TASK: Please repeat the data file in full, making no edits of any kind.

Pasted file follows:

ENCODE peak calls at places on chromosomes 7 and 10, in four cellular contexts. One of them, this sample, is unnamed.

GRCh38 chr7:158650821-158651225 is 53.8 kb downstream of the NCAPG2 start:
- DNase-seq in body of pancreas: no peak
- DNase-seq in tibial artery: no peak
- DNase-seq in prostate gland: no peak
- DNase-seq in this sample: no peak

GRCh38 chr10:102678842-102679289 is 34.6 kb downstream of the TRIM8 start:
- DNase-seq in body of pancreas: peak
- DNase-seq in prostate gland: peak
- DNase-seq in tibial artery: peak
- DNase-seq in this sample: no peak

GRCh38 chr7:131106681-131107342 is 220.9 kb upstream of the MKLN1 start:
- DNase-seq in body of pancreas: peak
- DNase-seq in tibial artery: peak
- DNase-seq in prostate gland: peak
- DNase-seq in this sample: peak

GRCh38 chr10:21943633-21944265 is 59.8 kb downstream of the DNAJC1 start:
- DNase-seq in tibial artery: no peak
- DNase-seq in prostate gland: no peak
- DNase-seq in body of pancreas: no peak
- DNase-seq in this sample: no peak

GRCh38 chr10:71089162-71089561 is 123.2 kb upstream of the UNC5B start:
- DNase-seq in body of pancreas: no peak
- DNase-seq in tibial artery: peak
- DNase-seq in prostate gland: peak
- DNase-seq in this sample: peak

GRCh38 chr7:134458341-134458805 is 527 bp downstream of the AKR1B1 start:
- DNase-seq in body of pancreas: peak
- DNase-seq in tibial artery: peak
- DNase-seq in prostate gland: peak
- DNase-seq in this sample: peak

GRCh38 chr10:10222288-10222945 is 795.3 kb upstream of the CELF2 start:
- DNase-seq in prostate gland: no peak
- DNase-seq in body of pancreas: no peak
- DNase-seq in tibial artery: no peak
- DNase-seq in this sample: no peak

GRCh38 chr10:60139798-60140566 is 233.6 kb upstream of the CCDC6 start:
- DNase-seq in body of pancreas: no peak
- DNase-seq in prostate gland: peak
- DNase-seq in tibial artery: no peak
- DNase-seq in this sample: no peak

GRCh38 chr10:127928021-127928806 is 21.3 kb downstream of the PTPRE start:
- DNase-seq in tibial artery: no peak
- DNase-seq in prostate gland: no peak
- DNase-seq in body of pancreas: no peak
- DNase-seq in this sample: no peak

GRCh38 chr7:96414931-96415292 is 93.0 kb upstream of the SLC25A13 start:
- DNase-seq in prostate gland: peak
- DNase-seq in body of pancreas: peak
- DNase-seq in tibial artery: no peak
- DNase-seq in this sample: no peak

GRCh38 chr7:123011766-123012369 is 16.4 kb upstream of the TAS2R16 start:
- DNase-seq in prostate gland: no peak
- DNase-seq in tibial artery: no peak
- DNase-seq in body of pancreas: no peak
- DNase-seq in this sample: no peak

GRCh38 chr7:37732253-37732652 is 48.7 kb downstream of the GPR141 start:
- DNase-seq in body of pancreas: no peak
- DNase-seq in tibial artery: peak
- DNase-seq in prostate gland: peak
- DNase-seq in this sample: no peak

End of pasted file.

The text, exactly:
ENCODE peak calls at places on chromosomes 7 and 10, in four cellular contexts. One of them, this sample, is unnamed.

GRCh38 chr7:158650821-158651225 is 53.8 kb downstream of the NCAPG2 start:
- DNase-seq in body of pancreas: no peak
- DNase-seq in tibial artery: no peak
- DNase-seq in prostate gland: no peak
- DNase-seq in this sample: no peak

GRCh38 chr10:102678842-102679289 is 34.6 kb downstream of the TRIM8 start:
- DNase-seq in body of pancreas: peak
- DNase-seq in prostate gland: peak
- DNase-seq in tibial artery: peak
- DNase-seq in this sample: no peak

GRCh38 chr7:131106681-131107342 is 220.9 kb upstream of the MKLN1 start:
- DNase-seq in body of pancreas: peak
- DNase-seq in tibial artery: peak
- DNase-seq in prostate gland: peak
- DNase-seq in this sample: peak

GRCh38 chr10:21943633-21944265 is 59.8 kb downstream of the DNAJC1 start:
- DNase-seq in tibial artery: no peak
- DNase-seq in prostate gland: no peak
- DNase-seq in body of pancreas: no peak
- DNase-seq in this sample: no peak

GRCh38 chr10:71089162-71089561 is 123.2 kb upstream of the UNC5B start:
- DNase-seq in body of pancreas: no peak
- DNase-seq in tibial artery: peak
- DNase-seq in prostate gland: peak
- DNase-seq in this sample: peak

GRCh38 chr7:134458341-134458805 is 527 bp downstream of the AKR1B1 start:
- DNase-seq in body of pancreas: peak
- DNase-seq in tibial artery: peak
- DNase-seq in prostate gland: peak
- DNase-seq in this sample: peak

GRCh38 chr10:10222288-10222945 is 795.3 kb upstream of the CELF2 start:
- DNase-seq in prostate gland: no peak
- DNase-seq in body of pancreas: no peak
- DNase-seq in tibial artery: no peak
- DNase-seq in this sample: no peak

GRCh38 chr10:60139798-60140566 is 233.6 kb upstream of the CCDC6 start:
- DNase-seq in body of pancreas: no peak
- DNase-seq in prostate gland: peak
- DNase-seq in tibial artery: no peak
- DNase-seq in this sample: no peak

GRCh38 chr10:127928021-127928806 is 21.3 kb downstream of the PTPRE start:
- DNase-seq in tibial artery: no peak
- DNase-seq in prostate gland: no peak
- DNase-seq in body of pancreas: no peak
- DNase-seq in this sample: no peak

GRCh38 chr7:96414931-96415292 is 93.0 kb upstream of the SLC25A13 start:
- DNase-seq in prostate gland: peak
- DNase-seq in body of pancreas: peak
- DNase-seq in tibial artery: no peak
- DNase-seq in this sample: no peak

GRCh38 chr7:123011766-123012369 is 16.4 kb upstream of the TAS2R16 start:
- DNase-seq in prostate gland: no peak
- DNase-seq in tibial artery: no peak
- DNase-seq in body of pancreas: no peak
- DNase-seq in this sample: no peak

GRCh38 chr7:37732253-37732652 is 48.7 kb downstream of the GPR141 start:
- DNase-seq in body of pancreas: no peak
- DNase-seq in tibial artery: peak
- DNase-seq in prostate gland: peak
- DNase-seq in this sample: no peak